marginal. On several occasions when the low speed motor was stopped in the 
lowering mode, the solenoid circuit contacts arced resulting in power being 
supplied to the solenoids long enough so that the load dropped some distance
before the brakes engaged. Over travel of as much as 15 inches was reported,
but no damage to hoist or load was found. 

The crane manufacturer's representatives have advised the NRC that the 
proposed corrective action is to install a single Size 2 DC contactor (two 
contacts in series) with arc suppressors, the same as originally provided in
the General Electric design, in place of the added four AC rated contacts. 
The original contactor in the normal speed control circuit has shown 
satisfactory service since initial operation of the plant in 1969. 

IE Circular 76-01                  -2-                     DATE: 


1.   Determine and report to this office within 90 days the following 

     (a)  Have you made, or do you plan to make modifications to the hoist 
          control for your installed cranes similar to the described 

     (b)  If such modifications have been made, or are planned, identify 
          changes required in brake power and control circuitry? 

     (c)  What steps have been taken or are planned, to provide assurance 
          that brake power contactors are adequate for the service? 

2.   If modifications are planned, provide the schedule for completion and 
     a brief description of your plans for design review and functional 

Your response should be submitted to the Director of this Office, with a 
copy to the Director, Division of Reactor Inspection Programs, Office of 
Inspection and Enforcement, U. S. Nuclear Regulatory Commission, Washington,
D. C. 20555. 

Approval of NRC requirements for reports concerning possible generic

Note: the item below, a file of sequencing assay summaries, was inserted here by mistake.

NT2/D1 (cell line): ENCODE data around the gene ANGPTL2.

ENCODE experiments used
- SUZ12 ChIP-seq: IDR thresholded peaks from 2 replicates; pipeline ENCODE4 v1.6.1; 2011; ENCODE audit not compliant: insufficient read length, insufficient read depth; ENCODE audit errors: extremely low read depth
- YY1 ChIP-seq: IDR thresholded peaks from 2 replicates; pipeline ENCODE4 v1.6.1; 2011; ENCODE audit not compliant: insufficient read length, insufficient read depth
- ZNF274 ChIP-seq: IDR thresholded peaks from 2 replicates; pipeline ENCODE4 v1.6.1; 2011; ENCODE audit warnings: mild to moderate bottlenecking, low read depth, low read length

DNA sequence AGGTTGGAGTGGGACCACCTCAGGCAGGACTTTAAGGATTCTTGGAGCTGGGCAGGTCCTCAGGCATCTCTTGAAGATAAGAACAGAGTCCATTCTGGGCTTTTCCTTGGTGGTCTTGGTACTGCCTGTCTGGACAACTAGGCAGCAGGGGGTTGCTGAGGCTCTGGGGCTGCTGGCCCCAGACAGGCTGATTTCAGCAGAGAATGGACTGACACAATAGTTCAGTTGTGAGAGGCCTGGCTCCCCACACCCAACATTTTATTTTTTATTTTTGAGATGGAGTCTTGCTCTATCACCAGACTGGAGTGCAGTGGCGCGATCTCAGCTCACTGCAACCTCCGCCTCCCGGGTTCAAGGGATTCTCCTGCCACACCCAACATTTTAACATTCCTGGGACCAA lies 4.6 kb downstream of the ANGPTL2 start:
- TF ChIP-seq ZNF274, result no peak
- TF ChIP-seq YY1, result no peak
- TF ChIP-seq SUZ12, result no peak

problems has been obtained under 44 U. S. C. 3152 from the U. S. General 
Accounting Office. (GAO Approval B-180255 (R0072), expires 7/31/77). 

Licensee Event Report dated 6/10/76

Malfunction of the drive brakes on the Unit 2/3 reactor building crane 
special slow-speed hoist caused the Unit 2 reactor vessel head to slip 
vertically about 15 inches as it was being lowered into place.  An attempt 
to continue lowering resulted in a second 15 inch drop, and the slow-speed  
drive was taken out of service.  Operations were resumed using the 
normal-speed drive.  Since the special slow-speed hoist drive is a new piece 
of equipment, no data on past performance exists. (50-237/1976-32) 


Investigation revealed that the slow-speed hoist brakes, which were designed 
to engage upon loss of power to a release solenoid, were fully engaging only 
after a delay of 1-2 seconds.  It was further discovered that the contactor 
for the break release solenoid was undersized, which permitted arcing when 
the contacts opened.  This arcing caused the release solenoid to remain 
partially energized, and prevented the immediate full engagement of the 
hoist brakes in the slow-speed mode. 

     The hoist brakes, which are common to both the normal-speed and slow-
speed drives, are controlled by two similar circuits, one in each drive 
system. Each circuit culminates in a single contactor. Since the slow-speed 
drive had been selected, only the slow-speed circuit contactor was in 
operation at the time of failure. 

     The normal-speed circuit contactor has proven its reliability; however,
representatives of the crane vendor (Whiting Crane Corp.) have been 
consulted and have agreed that the slow-speed circuit contactor is indeed 
undersized for its duty requirements. The entire slow-speed hoist drive 
design is being reviewed for other improper component applications. The 
slow-speed drive will remain out of service until appropriate modifications 
have been completed.